Ahead of strategically important meetings, such as that with the G20 leaders, Putin creates the motivation to implement the scenario of pressure on the Ukrainian president regarding the fulfillment of Minsk Agreements. The current escalation in Donbas is yet another stage, which the enemy wants to show at a new strategic level as an acute phase, aiming to have it solved through the recognition of militants as a party to the conflict and making Ukraine negotiate with them directly to achieve a ceasefire.

The thing is that Russia accuses Ukraine of escalating the situation, saying Kyiv allegedly violates the ceasefire deal and shells civilian neighborhoods. Extremely powerful shellings, with the use of bombs and missiles, are brought up to the table. That’s how Russia turns everything upside down: It delivers allegations that it’s the Ukrainian forces who strike first, leading the other side to return fire, which Moscow says threatens to turn into a large-scale offensive. Russians claim that the situation could trigger an all-out war.

These were exactly the arguments Putin voiced during his talks with Macron when he visited France, and earlier during his telephone conversations with Merkel and Trump. All Western players agree that it is necessary to implement Minsk Agreements. But Putin assumes that they will be implemented according to the Russian scenario, which primarily involves the recognition of militants as a party to the conflict. He wants Kyiv to sit down at the table with them to achieve settlement. He also wants Ukraine to adopt amendments to the Constitution without Kyiv first re-establishing control over the parts of Ukrainian border with Russia, and then, to hold elections in the occupied territories of Donbas.

Look how the situation has been changing: when there was no increase in shellings, there suddenly emerged some "Ukrainian saboteurs" in Crimea; that is Russia was trying to accuse Ukraine of sabotage, which the West always fears

And there’s always the same way Putin acts to achieve his goals – that is, by escalating and radicalizing the situation. And it is only done through a hostilities format: new shellings and ever more grave threats. Look how the situation has been changing: when there was no increase in hostilities, there suddenly emerged some "Ukrainian saboteurs" in Crimea; that is Russia was trying to accuse Ukraine of sabotage, which the West always fears. But this doesn’t work as his scenario has been disclosed. So Russia has applied another option – it went for more powerful attacks on our territory in order to show that the threat is imminent of a large-scale war. Putin is trying to make Americans, Germans, and French to exert pressure on the Ukrainian authorities, to force them to agree to a Russian scenario.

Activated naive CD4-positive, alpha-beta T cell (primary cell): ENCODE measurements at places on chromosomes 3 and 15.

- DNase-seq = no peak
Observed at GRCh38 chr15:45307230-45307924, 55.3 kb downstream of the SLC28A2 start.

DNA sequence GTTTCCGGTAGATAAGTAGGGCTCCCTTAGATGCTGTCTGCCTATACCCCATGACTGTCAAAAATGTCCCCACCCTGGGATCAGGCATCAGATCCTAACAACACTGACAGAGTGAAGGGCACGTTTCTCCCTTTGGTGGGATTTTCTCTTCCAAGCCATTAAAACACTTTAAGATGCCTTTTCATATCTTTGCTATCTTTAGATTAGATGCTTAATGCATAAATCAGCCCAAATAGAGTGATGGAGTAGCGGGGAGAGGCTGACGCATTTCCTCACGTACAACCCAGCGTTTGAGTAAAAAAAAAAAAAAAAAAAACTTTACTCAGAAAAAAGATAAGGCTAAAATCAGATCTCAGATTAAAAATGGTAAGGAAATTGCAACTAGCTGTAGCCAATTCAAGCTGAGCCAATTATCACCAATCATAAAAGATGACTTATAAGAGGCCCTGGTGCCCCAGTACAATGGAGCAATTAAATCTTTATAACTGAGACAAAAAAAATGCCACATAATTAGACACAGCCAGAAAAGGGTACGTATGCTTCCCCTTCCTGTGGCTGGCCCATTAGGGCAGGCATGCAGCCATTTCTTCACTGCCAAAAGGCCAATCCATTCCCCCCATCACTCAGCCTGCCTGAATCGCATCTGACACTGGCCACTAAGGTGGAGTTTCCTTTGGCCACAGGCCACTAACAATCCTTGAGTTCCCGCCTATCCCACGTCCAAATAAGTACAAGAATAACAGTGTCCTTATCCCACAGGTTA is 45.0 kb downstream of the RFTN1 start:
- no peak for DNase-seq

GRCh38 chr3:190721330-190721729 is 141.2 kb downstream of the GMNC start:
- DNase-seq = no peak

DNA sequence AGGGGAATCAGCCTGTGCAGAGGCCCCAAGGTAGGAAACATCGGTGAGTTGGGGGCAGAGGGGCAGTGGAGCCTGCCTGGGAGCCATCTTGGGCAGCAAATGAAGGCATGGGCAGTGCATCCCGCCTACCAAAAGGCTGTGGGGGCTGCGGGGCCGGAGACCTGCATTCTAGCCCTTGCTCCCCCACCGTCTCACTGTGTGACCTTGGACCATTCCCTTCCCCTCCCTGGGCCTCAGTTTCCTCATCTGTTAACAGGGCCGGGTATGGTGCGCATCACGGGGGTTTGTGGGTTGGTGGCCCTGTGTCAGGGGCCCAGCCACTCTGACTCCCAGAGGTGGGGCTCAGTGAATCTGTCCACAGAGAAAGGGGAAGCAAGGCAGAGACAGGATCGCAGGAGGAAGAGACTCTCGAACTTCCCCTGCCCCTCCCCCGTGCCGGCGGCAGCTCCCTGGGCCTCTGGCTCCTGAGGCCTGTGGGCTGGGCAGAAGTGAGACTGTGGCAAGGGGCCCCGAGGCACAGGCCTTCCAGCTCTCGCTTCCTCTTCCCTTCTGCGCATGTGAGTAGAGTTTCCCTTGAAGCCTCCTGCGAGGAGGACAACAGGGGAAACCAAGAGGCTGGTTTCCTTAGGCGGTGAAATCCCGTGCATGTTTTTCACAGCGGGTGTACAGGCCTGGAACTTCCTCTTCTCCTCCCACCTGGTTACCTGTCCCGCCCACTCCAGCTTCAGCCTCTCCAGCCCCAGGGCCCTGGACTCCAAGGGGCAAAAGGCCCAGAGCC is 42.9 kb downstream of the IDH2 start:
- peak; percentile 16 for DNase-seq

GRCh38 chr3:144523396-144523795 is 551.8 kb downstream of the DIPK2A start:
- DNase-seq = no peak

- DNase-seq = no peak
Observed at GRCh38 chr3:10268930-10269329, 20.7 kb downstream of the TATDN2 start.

Ahead of the G20 summit and the meeting of the Normandy Four leaders, I don’t exclude that we will see hundreds of attacks a day, with the use of heavy weapons and artillery in at least 12 areas: Mariupol, Avdiyivka, Pisky, Donetsk airport, Stanytsia Luhanska, Yasinuvata, and so on. Such attacks can be expected closer to the date of negotiations, but not necessarily on the day they are held, rather ahead of them - to encourage the sides to shape the agenda in line with the Russian scenario. What we see is happening now, perfectly fits into the Russian strategy.

Ukraine should expose such plans and provide such information at the international level, in the media, and in the diplomatic format, definitely confirming it with facts on when and how these attacks occur, and what the consequences are.

Ukraine should expose such plans and provide such information at the international level

It is also necessary to achieve expansion of the format of support for Ukraine, involving the U.S., European countries and the G20. We should show the G20 leaders the looming threat of global confrontation, up to the possible use of nuclear weapons. This should make these countries to join efforts on Donbas settlement.

A "Road Map" should also be developed to resolve the situation in eastern Ukraine, under the auspices of the G20. Only then will some prospects of resolving the conflict will appear. Under the auspices of the Contact Group, which now operates within the framework of the Minsk process, it seems to be futile because there dominates the Russian scenario that will drag on for years, as it happened in Abkhazia, South Ossetia, Transnistria and other "hot spots."

Mykola Malomuzh is a former head of the Foreign Intelligence Service of Ukraine, Army General of Ukraine